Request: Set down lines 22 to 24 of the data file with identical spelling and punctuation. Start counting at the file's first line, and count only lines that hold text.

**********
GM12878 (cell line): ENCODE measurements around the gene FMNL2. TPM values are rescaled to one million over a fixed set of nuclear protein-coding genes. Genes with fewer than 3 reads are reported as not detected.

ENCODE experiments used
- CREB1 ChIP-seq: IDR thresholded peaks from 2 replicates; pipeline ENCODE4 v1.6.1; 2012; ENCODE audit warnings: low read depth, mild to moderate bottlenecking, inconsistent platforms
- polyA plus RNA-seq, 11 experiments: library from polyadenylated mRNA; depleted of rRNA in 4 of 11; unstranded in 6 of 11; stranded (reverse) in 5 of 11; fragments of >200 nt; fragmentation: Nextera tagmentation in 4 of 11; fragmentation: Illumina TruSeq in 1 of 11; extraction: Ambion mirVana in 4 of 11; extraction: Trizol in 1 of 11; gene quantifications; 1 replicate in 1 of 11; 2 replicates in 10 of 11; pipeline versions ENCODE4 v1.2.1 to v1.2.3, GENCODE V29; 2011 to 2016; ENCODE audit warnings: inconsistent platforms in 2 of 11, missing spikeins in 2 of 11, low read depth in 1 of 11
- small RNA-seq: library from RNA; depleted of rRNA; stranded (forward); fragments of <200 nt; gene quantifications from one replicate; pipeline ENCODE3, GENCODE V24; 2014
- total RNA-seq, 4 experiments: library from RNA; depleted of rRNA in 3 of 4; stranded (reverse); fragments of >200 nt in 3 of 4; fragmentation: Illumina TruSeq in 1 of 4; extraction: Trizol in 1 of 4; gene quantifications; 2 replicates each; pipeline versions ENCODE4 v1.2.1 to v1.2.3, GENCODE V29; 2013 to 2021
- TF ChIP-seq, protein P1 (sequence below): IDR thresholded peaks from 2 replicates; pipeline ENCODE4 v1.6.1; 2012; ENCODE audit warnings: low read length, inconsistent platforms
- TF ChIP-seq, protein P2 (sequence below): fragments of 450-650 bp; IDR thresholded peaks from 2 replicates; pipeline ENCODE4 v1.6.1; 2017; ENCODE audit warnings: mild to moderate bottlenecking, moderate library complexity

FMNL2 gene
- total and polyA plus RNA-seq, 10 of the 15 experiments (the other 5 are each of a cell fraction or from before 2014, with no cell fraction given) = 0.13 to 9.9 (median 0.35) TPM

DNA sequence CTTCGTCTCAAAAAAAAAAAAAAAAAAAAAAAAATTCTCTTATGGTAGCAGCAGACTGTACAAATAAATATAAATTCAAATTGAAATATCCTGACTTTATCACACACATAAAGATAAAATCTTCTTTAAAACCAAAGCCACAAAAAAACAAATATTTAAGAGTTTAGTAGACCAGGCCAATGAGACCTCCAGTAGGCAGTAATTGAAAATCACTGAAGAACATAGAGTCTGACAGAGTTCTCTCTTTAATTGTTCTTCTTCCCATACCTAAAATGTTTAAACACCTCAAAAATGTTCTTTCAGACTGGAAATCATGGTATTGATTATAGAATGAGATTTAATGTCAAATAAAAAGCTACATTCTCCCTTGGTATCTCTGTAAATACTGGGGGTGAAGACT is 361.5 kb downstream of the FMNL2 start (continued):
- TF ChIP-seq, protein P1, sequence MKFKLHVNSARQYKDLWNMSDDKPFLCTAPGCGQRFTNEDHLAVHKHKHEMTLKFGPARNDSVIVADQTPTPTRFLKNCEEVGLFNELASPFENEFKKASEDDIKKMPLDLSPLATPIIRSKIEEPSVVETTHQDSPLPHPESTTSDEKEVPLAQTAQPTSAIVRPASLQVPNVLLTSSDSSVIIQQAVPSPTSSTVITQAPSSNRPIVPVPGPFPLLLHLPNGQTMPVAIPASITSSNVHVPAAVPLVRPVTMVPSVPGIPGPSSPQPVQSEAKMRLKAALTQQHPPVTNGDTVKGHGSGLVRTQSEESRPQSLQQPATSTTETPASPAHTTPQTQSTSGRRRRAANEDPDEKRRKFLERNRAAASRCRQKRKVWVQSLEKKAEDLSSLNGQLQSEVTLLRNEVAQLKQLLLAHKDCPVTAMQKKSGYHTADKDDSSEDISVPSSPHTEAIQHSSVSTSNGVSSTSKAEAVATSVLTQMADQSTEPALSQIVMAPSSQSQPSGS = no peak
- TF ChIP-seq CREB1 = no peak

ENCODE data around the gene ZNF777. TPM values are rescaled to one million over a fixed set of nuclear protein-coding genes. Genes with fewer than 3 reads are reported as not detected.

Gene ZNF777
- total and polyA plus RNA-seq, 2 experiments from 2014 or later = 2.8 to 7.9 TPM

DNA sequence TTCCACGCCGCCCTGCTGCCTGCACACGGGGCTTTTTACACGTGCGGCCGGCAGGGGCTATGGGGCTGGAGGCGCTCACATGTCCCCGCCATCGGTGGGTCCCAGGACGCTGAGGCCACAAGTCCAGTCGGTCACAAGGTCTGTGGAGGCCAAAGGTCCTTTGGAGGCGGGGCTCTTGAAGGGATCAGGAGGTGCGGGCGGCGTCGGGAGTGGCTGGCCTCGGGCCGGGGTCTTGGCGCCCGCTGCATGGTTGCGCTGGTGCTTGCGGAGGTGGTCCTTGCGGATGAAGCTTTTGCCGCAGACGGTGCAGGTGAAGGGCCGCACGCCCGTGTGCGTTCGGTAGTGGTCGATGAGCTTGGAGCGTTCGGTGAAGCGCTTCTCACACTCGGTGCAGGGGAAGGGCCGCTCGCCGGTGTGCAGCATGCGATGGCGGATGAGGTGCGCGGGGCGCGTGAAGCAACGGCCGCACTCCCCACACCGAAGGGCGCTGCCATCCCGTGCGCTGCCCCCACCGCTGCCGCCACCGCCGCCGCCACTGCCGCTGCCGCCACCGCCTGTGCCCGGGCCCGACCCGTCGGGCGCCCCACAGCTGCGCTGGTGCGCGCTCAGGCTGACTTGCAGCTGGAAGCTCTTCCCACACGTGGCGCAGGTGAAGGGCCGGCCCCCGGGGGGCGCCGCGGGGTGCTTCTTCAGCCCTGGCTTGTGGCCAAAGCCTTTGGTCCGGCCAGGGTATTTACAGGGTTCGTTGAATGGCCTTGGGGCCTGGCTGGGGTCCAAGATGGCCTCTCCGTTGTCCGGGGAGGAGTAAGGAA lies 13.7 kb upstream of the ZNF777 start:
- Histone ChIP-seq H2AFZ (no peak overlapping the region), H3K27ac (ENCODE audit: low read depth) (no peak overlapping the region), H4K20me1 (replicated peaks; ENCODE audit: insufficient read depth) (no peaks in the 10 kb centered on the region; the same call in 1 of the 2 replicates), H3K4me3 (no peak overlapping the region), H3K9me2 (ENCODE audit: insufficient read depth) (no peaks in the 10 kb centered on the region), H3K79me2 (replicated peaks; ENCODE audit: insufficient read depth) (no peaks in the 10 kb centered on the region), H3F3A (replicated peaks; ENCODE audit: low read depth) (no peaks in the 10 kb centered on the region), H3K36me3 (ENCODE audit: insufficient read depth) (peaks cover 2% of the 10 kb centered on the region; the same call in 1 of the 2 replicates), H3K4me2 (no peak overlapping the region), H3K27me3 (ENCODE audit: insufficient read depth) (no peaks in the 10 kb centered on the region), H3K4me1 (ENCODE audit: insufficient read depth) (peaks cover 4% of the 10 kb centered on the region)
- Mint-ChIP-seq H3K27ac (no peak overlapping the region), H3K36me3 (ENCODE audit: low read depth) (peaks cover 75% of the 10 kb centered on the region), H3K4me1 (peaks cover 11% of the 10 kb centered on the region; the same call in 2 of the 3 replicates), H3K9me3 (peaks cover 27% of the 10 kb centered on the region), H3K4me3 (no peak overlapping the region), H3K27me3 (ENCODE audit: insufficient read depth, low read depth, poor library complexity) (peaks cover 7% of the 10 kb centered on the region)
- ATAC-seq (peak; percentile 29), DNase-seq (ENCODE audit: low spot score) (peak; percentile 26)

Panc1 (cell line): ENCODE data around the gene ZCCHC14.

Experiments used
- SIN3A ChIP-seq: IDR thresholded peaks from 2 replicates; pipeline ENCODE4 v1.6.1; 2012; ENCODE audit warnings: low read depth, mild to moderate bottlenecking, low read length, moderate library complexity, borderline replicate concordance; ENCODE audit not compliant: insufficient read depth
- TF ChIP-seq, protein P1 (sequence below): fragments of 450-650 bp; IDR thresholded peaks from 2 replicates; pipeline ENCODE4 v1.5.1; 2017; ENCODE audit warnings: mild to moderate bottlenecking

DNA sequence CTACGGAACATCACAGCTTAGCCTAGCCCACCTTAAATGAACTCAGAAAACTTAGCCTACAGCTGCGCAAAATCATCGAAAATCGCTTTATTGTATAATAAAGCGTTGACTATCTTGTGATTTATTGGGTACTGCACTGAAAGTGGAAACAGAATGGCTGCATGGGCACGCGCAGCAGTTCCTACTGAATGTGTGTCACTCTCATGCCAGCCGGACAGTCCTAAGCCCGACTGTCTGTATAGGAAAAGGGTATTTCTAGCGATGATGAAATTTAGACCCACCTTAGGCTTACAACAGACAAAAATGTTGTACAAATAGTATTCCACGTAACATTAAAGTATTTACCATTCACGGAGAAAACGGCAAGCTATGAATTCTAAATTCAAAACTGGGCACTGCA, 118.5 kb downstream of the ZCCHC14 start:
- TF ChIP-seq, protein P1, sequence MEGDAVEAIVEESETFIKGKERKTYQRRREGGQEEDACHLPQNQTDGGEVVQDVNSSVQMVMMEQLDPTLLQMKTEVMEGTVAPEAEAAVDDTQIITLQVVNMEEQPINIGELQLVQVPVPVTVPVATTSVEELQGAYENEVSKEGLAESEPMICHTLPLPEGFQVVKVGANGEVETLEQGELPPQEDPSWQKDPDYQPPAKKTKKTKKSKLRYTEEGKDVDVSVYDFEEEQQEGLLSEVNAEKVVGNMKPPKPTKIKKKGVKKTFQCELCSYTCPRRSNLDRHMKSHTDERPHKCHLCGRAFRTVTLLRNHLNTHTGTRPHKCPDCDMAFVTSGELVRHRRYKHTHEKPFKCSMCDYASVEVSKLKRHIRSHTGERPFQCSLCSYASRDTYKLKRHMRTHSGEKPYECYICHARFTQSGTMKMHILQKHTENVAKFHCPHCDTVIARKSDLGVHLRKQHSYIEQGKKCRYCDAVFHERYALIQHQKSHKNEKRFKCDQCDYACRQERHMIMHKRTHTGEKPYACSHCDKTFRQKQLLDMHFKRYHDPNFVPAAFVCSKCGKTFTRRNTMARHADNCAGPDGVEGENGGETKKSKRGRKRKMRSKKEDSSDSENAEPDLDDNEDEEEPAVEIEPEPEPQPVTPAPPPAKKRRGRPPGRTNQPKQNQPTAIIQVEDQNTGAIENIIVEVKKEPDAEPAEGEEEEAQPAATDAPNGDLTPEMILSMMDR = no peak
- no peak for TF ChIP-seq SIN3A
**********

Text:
Experiments used
- SIN3A ChIP-seq: IDR thresholded peaks from 2 replicates; pipeline ENCODE4 v1.6.1; 2012; ENCODE audit warnings: low read depth, mild to moderate bottlenecking, low read length, moderate library complexity, borderline replicate concordance; ENCODE audit not compliant: insufficient read depth
- TF ChIP-seq, protein P1 (sequence below): fragments of 450-650 bp; IDR thresholded peaks from 2 replicates; pipeline ENCODE4 v1.5.1; 2017; ENCODE audit warnings: mild to moderate bottlenecking